President Hakainde Hichilema,on his Facebook page, declared the death penalty and the crime of criminal defamation of the President to be no longer in effect.
HH declares the death penalty and president-defamation felony to be abolished
All clauses in the Penal Code Act that mandated the death penalty in the absence of mitigating circumstances are repealed by the Penal Code (Amendment) Bill 25 of 2022, which has the President's approval.
In addition, defamation of the President as a crime is prohibited under Section 69's provisions, which have likewise been removed.
President Hakainde Hichilema stressed that these modifications are in line with pledges made during the campaign to modify legislation that impedes the advancement of democracy, good governance, and human rights.
"Fellow Zambians, when we ran for the President, we pledged to change any laws restricting human rights and fundamental freedoms, obstructing democracy and good governance. In a statement, the President declared, "We have delivered today."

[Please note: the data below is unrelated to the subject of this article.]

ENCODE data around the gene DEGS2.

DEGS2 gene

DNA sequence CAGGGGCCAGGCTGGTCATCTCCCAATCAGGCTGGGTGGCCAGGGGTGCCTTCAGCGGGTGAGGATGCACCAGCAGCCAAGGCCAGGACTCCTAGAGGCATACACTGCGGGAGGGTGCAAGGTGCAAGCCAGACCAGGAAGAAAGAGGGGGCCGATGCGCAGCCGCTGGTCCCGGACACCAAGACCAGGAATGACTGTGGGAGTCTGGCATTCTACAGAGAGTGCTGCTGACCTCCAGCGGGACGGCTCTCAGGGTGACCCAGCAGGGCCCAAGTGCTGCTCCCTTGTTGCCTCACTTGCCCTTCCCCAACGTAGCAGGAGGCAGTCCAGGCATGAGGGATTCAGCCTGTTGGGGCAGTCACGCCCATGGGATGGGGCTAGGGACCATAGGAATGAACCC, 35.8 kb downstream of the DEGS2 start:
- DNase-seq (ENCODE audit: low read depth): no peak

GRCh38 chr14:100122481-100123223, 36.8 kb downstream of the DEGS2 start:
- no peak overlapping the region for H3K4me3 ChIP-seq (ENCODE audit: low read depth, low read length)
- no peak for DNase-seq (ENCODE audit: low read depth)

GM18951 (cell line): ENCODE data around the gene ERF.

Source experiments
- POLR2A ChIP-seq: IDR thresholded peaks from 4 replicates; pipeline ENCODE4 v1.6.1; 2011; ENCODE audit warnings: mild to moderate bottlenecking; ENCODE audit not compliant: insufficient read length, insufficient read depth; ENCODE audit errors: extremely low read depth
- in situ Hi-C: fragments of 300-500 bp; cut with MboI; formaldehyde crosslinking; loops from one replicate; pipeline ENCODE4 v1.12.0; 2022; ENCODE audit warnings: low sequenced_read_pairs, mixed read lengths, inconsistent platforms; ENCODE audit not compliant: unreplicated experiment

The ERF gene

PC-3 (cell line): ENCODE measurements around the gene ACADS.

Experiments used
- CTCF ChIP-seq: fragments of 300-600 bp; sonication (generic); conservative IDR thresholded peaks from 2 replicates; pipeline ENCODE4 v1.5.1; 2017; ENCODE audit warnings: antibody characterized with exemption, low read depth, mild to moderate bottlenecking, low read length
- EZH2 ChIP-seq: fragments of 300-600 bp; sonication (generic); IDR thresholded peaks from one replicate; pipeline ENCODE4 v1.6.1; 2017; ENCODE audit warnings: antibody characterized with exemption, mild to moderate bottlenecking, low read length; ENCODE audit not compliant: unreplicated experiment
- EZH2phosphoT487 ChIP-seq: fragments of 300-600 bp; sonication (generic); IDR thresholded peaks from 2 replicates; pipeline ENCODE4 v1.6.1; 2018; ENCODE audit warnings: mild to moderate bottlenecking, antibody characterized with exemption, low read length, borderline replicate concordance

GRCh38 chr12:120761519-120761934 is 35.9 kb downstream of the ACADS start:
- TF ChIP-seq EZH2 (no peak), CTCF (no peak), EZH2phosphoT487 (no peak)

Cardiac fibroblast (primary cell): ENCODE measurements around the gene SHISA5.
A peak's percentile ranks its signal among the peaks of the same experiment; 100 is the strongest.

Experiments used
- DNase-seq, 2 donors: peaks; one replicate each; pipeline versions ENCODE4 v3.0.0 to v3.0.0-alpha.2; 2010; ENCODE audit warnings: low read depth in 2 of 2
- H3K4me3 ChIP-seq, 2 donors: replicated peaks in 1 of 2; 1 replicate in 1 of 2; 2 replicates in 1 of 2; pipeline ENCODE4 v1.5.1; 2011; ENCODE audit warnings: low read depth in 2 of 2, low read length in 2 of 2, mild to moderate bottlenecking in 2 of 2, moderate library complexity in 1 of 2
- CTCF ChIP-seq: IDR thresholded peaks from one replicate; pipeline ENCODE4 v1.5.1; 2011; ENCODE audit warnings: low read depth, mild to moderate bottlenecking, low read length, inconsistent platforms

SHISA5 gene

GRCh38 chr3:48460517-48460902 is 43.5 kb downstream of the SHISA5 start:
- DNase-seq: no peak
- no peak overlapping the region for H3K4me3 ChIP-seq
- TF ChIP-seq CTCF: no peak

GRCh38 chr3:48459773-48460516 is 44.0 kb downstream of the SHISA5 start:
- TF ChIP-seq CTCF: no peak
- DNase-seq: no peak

According to the statement, the elimination of the death sentence and the criminalization of president slander is an excellent advancement for human rights in the Republic of Zambia.
The choice to abolish these clauses reveals a dedication to justice and the defense of everyone's fundamental rights.
Isaac Mwanza, a governance activist, argues that President Hichilema's government should be applauded for getting the law on President-discrediting from the Penal Code repealed by Parliament.
He, however, states more needs to be done. According to Mr. Mwanza, deleting Section 69 of the Penal Code won't materially alter Zambia's democratic environment.
This can only happen if President Hichilema and his administration also repeal Chapter 18, which includes Chapter 8 of the Penal Code, which keeps criminal defamation as a legal offense.
Mr. Mwanza pointed out that the repealed Section 69 was only utilized by the Zambian Police to charge those who made disparaging remarks about the President.
This is because the Police will continue to detain any opponents or make similar claims and charge anyone with criminal defamation of the President following Chapter 18 of the Penal Code.
Since then, Mr. Mwanza has cautioned that it is premature to hail the removal of Section 69 of the Penal Code as a triumph for democracy.
He explained that even in the absence of the Penal Code's deleted Section 69, the law is "replete with several provisions for charging anyone with defamation of the President," as seen in Chapter 18.
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